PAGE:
RALEIGH, N.C. (WNCN) – The smartphone is one of the greatest conveniences of modern life, and with the right apps, it can do almost anything.

However, your mobile phone is also collecting very personal data about your activities minute by minute.

Do you ever have the feeling you were being followed?

You look around and there’s no one there, but it turns out, you are being followed electronically because your every movement is being tracked by your smartphone.

Unless you specifically tell it don’t do that – it will keep on tracking you.

“We don’t know how much data they’re collecting on us,” said Raleigh resident Janay Lee.

Where is all this data collection happening?

Apps collect data, social media collects data, and even your iPhone itself knows where you are going and for how long.

“Basically, you can disable that feature,” said Cybersecurity expert Rob Downs, the CEO of Managed IT Solutions in Raleigh.

Here’s how to find what your iPhone is tracking.

In settings go to ”privacy,” find “location services” and scroll down to ”significant locations.”

That brings up a list of everywhere you’ve been.

If you scroll that list, and choose a location, you get more.

Let’s say we pick a location like Apex. You’ll see a map with little blue dots–that’s a graphic representation of your visitation history. There is also a list of locations subdivided by category.

If you pick a location in that list, it tells you even more about what you did there, such as the date you visited, and how you got there either by walking or driving.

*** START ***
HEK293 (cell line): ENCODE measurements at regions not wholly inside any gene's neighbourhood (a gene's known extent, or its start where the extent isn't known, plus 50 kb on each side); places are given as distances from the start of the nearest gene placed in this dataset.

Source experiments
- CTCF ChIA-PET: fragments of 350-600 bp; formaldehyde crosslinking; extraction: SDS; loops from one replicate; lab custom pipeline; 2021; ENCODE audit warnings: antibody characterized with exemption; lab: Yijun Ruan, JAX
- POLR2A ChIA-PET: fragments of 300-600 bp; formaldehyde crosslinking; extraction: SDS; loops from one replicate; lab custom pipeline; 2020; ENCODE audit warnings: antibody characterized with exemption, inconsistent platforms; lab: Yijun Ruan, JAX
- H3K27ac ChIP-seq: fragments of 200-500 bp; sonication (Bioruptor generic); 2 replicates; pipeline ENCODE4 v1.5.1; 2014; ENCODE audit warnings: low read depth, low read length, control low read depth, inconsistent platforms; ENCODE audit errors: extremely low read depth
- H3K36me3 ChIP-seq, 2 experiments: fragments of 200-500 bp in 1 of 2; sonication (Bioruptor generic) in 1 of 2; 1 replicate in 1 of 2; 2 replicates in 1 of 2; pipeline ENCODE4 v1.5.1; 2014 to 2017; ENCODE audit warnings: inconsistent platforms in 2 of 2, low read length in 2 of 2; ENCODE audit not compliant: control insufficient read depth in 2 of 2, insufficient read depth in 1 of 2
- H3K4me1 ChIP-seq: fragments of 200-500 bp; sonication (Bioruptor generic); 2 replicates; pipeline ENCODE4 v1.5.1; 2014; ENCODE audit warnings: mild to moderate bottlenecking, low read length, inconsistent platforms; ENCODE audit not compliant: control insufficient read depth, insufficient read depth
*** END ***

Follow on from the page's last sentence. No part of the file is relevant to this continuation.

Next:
Consumer investigator Steve Sbraccia asked Downs if it’s necessary for your iPhone to collect all that data about you.

“Your iPhone doesn’t need to know that,” he said.

However, that data can be useful to some people in certain circumstances.

“I go from place to place and I’m tracking my time and mileage, so it’s a very handy and convenient feature for me to have,” Downs said.

Android phones also track your locations, and that feature can also be disabled. Find out how to do it here.

It’s not just your smartphone spying on you. A lot of apps we use are also tracking all that location information, many for no apparent reason.

“There’s an inordinate amount of surveillance capacity in the apps we use, said cybersecurity expert Jaya Baloo who is the chief information security officer at Avast.

That worries some consumers.

“They keep adding all these things that are tracking your habits,” said Lee.

Apple also collects what it calls “analytics” from your phone about its software, hardware, and services designed for use with Apple products.

You can also disable that. Here’s how:

Once again in settings go to ”privacy.”

Scroll down to ”analytics and improvements.” Choose it, then turn off the button that says ”share iPhone analytics.”

That stops sharing that analytics data with Apple, but it will also stop your phone from sharing data that your iWatch collects, which may make some functions useless.

You can also tell apps whether you want them to track you or not. However, blocking some location tracking may create problems.

“There are some apps that need it to work for basic functionality,” said Baloo. “For example, if you’re using maps they need location services.”

911 emergency calls or weather apps which track severe storms also need the location of your phone in order to work properly.

Our advice from experts, carefully choose what you tell your phone and its apps to track and what not to track.

You also need to be incredibly careful in allowing what permissions your apps ask you to grant.

“Check what apps have access to your camera and what apps have access to your microphone,” said Downs.

Most apps do not need that to function, and you should disable those features on your Apple or Android smartphone because they are just using the microphone or camera to collect more data on you for marketing or other purposes.

Remember with any free app, the price of admission is your data, so carefully guard which bits of data you give away to big tech.